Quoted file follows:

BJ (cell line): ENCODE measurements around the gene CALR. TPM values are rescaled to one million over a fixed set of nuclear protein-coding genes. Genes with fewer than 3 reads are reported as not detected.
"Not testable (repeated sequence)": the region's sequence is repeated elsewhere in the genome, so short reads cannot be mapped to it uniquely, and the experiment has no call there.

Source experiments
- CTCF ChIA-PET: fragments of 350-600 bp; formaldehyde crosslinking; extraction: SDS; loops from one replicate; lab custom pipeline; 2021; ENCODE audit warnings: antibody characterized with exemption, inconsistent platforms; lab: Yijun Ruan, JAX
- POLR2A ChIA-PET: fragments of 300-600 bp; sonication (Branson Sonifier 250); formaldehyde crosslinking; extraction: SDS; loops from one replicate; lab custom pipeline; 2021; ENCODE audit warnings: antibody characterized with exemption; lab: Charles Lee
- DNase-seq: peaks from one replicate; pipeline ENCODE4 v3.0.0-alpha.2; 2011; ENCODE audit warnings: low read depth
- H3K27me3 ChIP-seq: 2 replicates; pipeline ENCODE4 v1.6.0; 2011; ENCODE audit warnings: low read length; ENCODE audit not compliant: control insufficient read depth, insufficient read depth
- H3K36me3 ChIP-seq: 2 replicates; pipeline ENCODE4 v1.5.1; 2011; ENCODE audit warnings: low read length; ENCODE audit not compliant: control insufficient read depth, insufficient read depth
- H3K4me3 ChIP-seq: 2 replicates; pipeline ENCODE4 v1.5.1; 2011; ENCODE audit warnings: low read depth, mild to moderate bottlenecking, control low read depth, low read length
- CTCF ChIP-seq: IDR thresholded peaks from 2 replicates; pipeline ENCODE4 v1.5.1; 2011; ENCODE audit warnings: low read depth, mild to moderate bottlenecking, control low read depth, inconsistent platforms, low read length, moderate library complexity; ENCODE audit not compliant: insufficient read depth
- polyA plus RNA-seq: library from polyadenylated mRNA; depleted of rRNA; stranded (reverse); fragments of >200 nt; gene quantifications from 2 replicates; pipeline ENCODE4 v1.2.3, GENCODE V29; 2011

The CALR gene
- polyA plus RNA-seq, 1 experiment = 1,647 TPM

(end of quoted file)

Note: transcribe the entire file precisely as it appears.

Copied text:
BJ (cell line): ENCODE measurements around the gene CALR. TPM values are rescaled to one million over a fixed set of nuclear protein-coding genes. Genes with fewer than 3 reads are reported as not detected.
"Not testable (repeated sequence)": the region's sequence is repeated elsewhere in the genome, so short reads cannot be mapped to it uniquely, and the experiment has no call there.

Source experiments
- CTCF ChIA-PET: fragments of 350-600 bp; formaldehyde crosslinking; extraction: SDS; loops from one replicate; lab custom pipeline; 2021; ENCODE audit warnings: antibody characterized with exemption, inconsistent platforms; lab: Yijun Ruan, JAX
- POLR2A ChIA-PET: fragments of 300-600 bp; sonication (Branson Sonifier 250); formaldehyde crosslinking; extraction: SDS; loops from one replicate; lab custom pipeline; 2021; ENCODE audit warnings: antibody characterized with exemption; lab: Charles Lee
- DNase-seq: peaks from one replicate; pipeline ENCODE4 v3.0.0-alpha.2; 2011; ENCODE audit warnings: low read depth
- H3K27me3 ChIP-seq: 2 replicates; pipeline ENCODE4 v1.6.0; 2011; ENCODE audit warnings: low read length; ENCODE audit not compliant: control insufficient read depth, insufficient read depth
- H3K36me3 ChIP-seq: 2 replicates; pipeline ENCODE4 v1.5.1; 2011; ENCODE audit warnings: low read length; ENCODE audit not compliant: control insufficient read depth, insufficient read depth
- H3K4me3 ChIP-seq: 2 replicates; pipeline ENCODE4 v1.5.1; 2011; ENCODE audit warnings: low read depth, mild to moderate bottlenecking, control low read depth, low read length
- CTCF ChIP-seq: IDR thresholded peaks from 2 replicates; pipeline ENCODE4 v1.5.1; 2011; ENCODE audit warnings: low read depth, mild to moderate bottlenecking, control low read depth, inconsistent platforms, low read length, moderate library complexity; ENCODE audit not compliant: insufficient read depth
- polyA plus RNA-seq: library from polyadenylated mRNA; depleted of rRNA; stranded (reverse); fragments of >200 nt; gene quantifications from 2 replicates; pipeline ENCODE4 v1.2.3, GENCODE V29; 2011

The CALR gene
- polyA plus RNA-seq, 1 experiment = 1,647 TPM